We responded to these questions by creating the Cultures and Communities Certificate Program and its Institute for Service Learning. Together, the program and the institute offer an alternative general education option that allows us to mainstream diversity and community engagement in the core curriculum.

A Model for Diversity and Service Learning

UWM service learners help plant a garden in the Walnut Way community.

UWM service learners help plant a garden in the Walnut Way community.

The Cultures and Communities Certificate Program allows undergraduates to fulfill their general education requirements with a focused set of courses that engage both diversity and service learning. The program creates a new distribution of course rubrics (in U.S. and global studies, the arts, and science and technology), within which multiple classes carry the Cultural Diversity (CD) accreditation. Students who complete the certificate are more likely to take three, four, or even five CD classes. Students are required to take at least one service-learning class, ensuring that they experience the pluralism that is Milwaukee. Academic learning about diversity in the classroom is tested, expanded, and reflected upon through “real-world” experiences in the community. Through these experiential learning contexts, education takes action (appropriately, this is the motto of the Institute for Service Learning).

The Institute for Service Learning (ISL) assists UWM faculty in designing the community engagement assignments for their syllabi and provides logistical support for student placement and agency relations. From its inception, ISL sought to act as a bridge between communities, faculty members, and students, connecting UWM students to Milwaukee’s social and cultural fabric through their academic course work and bringing campus resources to local education, arts, and social service institutions. Initially, UWM used a community service placement model that focused primarily on providing service for others. In this model, a service-learning coordinator connects students with community sites to perform volunteer service. While this approach was successful in placing large numbers of students in service, faculty members were often minimally engaged with community placement sites, and community agencies had limited awareness of academic requirements. Most disconcerting, students were without means for critical analysis and often processed service-learning experiences in ways that reinforced racial, ethnic, and social stereotypes.

Service learning, we came to believe, must be paired with a multicultural education program that targets student awareness and focuses attention on structural inequality, cultural identity, and the historical and systemic nature of oppression. To give our curriculum this foundation, we designed a core course that, although taught across various disciplines, emphasizes these topics and incorporates service learning as an integral method of exploring them. To provide historical background, we chose readings such as Ronald Takaki’s A Different Mirror: A History of Multicultural America that examine the political economy informing the social construction of race and ethnicity.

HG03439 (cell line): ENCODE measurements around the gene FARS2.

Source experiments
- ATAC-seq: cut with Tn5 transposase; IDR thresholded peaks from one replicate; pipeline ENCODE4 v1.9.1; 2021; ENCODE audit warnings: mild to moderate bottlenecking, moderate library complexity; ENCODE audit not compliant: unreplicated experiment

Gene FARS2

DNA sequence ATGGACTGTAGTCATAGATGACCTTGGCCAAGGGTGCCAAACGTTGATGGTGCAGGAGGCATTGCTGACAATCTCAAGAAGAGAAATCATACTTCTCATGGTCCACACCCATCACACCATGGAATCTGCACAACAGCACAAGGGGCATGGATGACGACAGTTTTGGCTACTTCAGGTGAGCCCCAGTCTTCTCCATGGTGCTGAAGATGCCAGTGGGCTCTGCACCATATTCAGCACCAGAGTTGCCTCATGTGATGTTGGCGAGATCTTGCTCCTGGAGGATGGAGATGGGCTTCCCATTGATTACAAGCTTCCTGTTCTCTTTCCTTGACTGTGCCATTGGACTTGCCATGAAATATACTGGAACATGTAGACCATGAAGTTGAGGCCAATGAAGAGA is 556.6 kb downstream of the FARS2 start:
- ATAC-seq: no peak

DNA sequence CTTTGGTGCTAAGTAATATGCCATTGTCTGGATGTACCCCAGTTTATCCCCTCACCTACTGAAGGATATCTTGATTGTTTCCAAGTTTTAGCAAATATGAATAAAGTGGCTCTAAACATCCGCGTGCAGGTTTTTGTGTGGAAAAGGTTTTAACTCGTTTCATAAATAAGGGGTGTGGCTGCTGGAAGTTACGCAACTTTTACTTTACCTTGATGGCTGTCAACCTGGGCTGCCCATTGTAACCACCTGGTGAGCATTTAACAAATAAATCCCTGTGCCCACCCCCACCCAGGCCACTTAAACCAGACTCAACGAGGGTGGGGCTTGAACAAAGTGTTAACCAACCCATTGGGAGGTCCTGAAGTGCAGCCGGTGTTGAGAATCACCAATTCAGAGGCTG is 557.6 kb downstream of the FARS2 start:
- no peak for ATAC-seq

We mainstreamed the core course, now called “Multicultural America,” by inviting departments to design their own sections in collaboration with us. Today it is offered in anthropology, English, film, history, sociology, and women’s studies. This arrangement provides departments an incentive to offer the course, since it meets their obligation to offer general education classes, adds diversity, appeals to younger faculty and faculty of color, and boosts enrollments.

As the core course evolved, we began to teach about “whiteness” and white privilege. White student attitudes of resistance to antiracist or multicultural education are all too familiar. Often students believe that America is a place where anyone can succeed by working hard and playing by the rules, and thus that people who are poor, illiterate, incarcerated, or trapped in dead-end jobs “got what they deserved.” Readings and videos on white privilege take the onus for antiracism off the students of color and help white students write reflectively about their service-learning experience, prompting them to see their own cultural identities and histories in a critical light. Crucial to this transformation are the relationships of trust, communication, and learning developed with people in the community. These relationships help students discard old stereotypes through the intercultural understanding made possible by engagement.